As a solid fan of the “Age of Fighting Sail” stories of Patrick O’Brian, CS Forester, Alexander Kent and Julian Stockwin, I have read the names Pellew, Corbet, the Nereide, Indiamen, and the (horrible) Leopard quite often. They are mentioned by these authors in their marvelous sea stories to give historical landmarks and outline to what are mainly fiction writings based on real events in the late 18th and early 19th centuries.

Author Stephen Taylor brings this historical account of a series of events in 1809 to life with a compelling, well-written book that describes what a succession of huge Indian Ocean storms did to the British East India Company’s convoy of ships known as Indiamen, and recounts a sea battle against the French in the same ocean for the strategic Mauritius Islands, then known as the Ile de France. Thus, the “Storm and Conquest” of the title. Both the French and the British principals are explored in a carefully written and arranged tale. Using excerpts from actual letters, logs and diaries, Taylor weaves a footnoted account that provides an accessible and readable history in a style that puts the reader on the deck through the eyes of those who were there, as well as supplying the underlying explanations of who, what and where. There are sobering descriptions of life aboard on what could be a 6-month trip from India to England, for even the well off “cabin” travelers will make that cramped airline coach ticket look like a feather bed.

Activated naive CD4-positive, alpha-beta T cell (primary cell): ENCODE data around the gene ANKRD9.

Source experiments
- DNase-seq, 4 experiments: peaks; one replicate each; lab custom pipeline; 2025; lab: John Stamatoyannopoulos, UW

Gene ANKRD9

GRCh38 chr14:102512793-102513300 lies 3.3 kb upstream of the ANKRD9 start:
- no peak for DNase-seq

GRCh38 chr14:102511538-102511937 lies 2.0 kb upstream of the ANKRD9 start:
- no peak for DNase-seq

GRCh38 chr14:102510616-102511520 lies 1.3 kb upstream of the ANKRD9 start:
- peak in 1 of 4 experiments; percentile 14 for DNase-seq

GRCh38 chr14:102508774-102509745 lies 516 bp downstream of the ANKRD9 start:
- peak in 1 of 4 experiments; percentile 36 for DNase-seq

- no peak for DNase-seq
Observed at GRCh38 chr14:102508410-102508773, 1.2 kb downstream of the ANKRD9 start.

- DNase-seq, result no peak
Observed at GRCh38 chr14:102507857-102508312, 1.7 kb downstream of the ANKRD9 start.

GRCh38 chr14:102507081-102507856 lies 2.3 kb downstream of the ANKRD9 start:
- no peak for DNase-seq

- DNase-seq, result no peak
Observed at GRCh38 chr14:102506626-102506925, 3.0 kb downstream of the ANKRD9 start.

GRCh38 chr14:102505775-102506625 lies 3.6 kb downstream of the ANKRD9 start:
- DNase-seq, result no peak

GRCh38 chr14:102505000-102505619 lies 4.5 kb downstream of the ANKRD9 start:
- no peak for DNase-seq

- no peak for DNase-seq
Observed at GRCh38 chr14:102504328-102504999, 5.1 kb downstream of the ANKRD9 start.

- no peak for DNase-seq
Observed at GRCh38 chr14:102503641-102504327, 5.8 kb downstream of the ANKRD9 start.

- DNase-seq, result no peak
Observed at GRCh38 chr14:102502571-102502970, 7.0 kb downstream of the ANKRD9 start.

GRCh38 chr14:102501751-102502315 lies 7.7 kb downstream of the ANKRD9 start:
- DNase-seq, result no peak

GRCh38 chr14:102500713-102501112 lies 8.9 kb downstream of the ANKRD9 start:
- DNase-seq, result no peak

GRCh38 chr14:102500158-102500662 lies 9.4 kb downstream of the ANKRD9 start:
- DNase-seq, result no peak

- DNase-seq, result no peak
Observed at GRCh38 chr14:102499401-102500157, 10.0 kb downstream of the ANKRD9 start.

There are also major insights to the names I listed above, including a fascinating description and explanation of Captain Robert Corbet, known as competent and zealous to his superiors but brutal to his crew. Using excerpts from the trials, journals and letters, Taylor brings out the official view but does not ignore the forecastle hands and, using their own words, lets the crew describe how they feel about Corbet. This quote, taken from one of the mutiny court-martial trials that Corbet survived: “If he would leave off beating them with the great sticks and take the knots out of the Cats they would go anywhere with him. If not they wished [for] another commander.” Patrick O’Brian relates to us his fictionalized version of Captain Corbet and the battle of the Mauritius Islands in the fourth book of his Aubrey/Maturin series, “The Mauritius Command.”

All in all, Storm and Conquest is a satisfying, entertaining read for both the dedicated non-fiction enthusiast and those fiction devotees interested in the historical background that underlie the stories of those great “fighting sail” writers.

Storm and Conquest by Stephen Taylor (W.W. Norton & Company, Inc. 2008; 280 pages)